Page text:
The research, and the response from the Mayor’s office, received significant coverage throughout the UK press, and around the world. (see for instance the Guardian report, Children and Young People Now, and ITV)

London has very far from a homogeneous population, with great disparities of wealth and circumstances across boroughs as well as within them, hindering a full understanding of the significance of some factors under investigation. Yet as in many other situations, it reflects the picture across the country in terms of the difficulties in finding help, which may be available to a family in one street and not in the next, because of boundaries and differences in training and funding.

For those already involved in work within this field, the main findings of the report will not hold surprises, and I do not intend to go over these here – please do read the report to get the full flavour. But it is to be applauded for its breadth, and for the series of recommendations (below). We also welcome the subsequent commitments made by the Mayor as part of his wider strategy to combat violence within the capital.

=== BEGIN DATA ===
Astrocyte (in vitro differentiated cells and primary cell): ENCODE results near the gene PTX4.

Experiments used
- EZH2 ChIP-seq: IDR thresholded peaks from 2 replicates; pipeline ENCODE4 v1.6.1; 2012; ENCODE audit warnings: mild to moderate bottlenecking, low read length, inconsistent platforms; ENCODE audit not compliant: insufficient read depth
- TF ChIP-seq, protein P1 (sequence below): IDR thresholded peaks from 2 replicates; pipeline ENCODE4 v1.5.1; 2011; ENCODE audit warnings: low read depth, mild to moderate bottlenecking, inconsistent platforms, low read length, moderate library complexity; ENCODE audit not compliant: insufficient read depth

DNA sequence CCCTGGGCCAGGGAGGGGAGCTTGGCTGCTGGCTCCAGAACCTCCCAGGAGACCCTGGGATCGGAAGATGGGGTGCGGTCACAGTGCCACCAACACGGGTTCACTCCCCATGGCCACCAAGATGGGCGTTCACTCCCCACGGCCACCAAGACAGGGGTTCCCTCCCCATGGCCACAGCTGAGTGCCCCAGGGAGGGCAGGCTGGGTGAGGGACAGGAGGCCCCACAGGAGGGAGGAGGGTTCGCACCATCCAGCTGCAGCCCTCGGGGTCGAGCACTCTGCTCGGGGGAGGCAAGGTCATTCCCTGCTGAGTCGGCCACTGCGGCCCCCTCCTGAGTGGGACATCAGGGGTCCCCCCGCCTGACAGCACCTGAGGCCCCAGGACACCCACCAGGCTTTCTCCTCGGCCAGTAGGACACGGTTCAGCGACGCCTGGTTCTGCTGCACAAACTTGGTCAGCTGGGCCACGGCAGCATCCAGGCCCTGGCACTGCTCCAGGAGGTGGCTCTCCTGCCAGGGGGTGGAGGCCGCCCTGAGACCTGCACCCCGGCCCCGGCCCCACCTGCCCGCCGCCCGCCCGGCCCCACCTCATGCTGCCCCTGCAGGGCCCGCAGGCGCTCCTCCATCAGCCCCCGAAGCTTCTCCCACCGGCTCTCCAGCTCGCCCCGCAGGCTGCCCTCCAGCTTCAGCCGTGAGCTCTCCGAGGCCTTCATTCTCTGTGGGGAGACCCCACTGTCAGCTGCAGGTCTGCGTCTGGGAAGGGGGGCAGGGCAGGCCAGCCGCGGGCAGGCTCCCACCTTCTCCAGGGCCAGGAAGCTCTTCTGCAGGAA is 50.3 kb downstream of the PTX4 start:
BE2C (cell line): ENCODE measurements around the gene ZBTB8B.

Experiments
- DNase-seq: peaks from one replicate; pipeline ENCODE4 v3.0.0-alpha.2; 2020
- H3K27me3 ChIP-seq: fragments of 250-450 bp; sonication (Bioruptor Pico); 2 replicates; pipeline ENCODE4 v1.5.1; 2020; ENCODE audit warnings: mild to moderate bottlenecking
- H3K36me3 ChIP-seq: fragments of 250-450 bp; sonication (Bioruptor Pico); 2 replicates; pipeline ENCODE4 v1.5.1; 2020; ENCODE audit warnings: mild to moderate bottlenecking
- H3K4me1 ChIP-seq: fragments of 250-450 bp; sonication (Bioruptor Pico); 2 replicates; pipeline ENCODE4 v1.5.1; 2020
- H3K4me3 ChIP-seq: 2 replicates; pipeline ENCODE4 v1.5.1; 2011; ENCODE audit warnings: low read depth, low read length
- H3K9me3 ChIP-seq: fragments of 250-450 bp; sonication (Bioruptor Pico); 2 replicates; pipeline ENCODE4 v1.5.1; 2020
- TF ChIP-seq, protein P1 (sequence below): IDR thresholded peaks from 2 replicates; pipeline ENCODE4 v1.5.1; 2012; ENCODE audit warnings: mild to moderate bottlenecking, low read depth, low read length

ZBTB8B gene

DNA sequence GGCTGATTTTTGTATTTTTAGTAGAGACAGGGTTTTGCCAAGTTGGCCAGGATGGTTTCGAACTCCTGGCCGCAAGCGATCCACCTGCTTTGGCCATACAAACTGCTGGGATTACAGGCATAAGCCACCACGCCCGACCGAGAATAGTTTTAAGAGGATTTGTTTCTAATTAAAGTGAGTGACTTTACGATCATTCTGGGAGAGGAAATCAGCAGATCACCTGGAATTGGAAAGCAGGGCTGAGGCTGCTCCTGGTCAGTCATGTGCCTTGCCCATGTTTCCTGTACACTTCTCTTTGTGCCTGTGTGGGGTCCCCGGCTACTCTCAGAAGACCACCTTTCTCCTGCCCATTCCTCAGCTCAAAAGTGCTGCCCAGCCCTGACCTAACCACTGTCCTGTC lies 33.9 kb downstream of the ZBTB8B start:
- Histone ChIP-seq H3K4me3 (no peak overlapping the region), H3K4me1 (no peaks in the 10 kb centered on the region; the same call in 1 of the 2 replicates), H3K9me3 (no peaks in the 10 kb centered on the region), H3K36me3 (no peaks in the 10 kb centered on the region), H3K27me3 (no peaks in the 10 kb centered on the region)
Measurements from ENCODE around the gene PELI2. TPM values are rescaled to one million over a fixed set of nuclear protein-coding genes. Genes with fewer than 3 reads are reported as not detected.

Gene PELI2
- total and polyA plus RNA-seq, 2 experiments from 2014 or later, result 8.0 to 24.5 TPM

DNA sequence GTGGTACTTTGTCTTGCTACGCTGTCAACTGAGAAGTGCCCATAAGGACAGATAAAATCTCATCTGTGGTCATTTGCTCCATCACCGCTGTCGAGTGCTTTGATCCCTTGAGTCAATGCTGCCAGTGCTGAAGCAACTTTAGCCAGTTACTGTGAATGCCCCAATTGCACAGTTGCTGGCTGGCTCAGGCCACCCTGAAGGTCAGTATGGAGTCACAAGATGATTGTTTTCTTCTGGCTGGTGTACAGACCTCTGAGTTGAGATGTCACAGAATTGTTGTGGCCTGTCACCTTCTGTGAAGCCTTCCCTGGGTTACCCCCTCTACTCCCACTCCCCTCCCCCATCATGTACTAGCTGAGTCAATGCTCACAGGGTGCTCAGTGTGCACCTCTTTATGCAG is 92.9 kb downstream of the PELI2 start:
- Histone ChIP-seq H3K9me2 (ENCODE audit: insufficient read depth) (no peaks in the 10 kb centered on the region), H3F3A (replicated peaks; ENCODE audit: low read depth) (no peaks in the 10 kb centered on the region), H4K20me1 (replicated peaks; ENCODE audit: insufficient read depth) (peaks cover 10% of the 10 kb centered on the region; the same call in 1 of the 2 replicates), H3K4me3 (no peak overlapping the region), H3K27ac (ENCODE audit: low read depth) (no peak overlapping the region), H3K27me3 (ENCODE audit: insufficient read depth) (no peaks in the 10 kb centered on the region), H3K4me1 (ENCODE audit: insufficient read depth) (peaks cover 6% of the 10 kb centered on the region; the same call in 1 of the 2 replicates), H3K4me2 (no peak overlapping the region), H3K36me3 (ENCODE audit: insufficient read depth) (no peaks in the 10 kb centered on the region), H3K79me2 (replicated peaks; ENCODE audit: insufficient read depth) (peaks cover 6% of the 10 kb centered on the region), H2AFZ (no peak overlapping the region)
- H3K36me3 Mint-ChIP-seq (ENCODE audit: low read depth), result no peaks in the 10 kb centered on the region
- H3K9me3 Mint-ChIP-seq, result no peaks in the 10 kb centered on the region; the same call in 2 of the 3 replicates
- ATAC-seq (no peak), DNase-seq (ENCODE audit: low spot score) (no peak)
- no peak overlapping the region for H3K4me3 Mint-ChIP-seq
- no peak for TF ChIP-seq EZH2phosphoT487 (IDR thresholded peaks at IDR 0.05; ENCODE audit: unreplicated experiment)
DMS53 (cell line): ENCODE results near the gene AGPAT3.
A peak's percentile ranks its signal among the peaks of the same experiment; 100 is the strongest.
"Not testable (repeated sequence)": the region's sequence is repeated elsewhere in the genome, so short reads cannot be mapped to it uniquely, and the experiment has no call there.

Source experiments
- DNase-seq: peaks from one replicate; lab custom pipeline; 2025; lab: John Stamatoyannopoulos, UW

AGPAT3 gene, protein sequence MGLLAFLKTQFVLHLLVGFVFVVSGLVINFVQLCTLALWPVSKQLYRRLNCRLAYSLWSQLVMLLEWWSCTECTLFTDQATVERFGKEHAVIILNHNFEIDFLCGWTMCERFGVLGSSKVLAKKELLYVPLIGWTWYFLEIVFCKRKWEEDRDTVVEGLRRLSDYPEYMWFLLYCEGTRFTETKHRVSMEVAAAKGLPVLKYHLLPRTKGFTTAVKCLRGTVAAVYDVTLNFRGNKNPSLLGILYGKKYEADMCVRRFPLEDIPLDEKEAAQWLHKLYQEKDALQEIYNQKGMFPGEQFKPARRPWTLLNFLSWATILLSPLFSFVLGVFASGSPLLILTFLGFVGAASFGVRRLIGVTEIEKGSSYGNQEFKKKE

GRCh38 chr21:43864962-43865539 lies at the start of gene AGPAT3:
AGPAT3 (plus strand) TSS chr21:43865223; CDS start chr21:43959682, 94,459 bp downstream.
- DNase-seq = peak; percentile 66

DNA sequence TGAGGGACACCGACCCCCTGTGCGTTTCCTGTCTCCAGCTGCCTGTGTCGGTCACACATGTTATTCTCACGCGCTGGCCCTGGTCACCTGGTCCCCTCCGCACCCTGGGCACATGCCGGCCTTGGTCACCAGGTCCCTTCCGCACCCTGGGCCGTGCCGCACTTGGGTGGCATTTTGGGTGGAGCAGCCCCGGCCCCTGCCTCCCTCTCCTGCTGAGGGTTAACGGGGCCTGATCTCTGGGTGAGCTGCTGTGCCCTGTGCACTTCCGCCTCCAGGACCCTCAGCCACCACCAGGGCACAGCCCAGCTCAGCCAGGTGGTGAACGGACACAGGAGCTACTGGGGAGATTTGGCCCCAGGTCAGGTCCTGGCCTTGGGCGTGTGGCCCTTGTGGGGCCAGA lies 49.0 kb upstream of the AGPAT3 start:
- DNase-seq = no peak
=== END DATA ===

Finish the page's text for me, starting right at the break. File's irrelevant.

1. Establish the variation in terminology and definitions of CAPVA used by different statutory services and VCS organisations to inform the development of statutory guidance on CAPVA.
  2. Promote an understanding of CAPVA both as form of domestic abuse, as well as potentially symptomatic of other child protection/safeguarding issues such as extra-familial harm as well as exposure to abuse and violence in the family home. 
  3. Statutory guidance on CAPVA to support the development of a longitudinal dataset on the incidence of CAPVA. 
  4. Support all services to identify CAPVA and develop more specialist expertise in understanding the dynamics of CAPVA. 
  5. Encourage tailored responses to CAPVA which recognise the complex dynamics between parent and child and other family members. 
  6. Raise and embed awareness and understanding of CAPVA as a form of domestic abuse distinct from intimate-partner violence.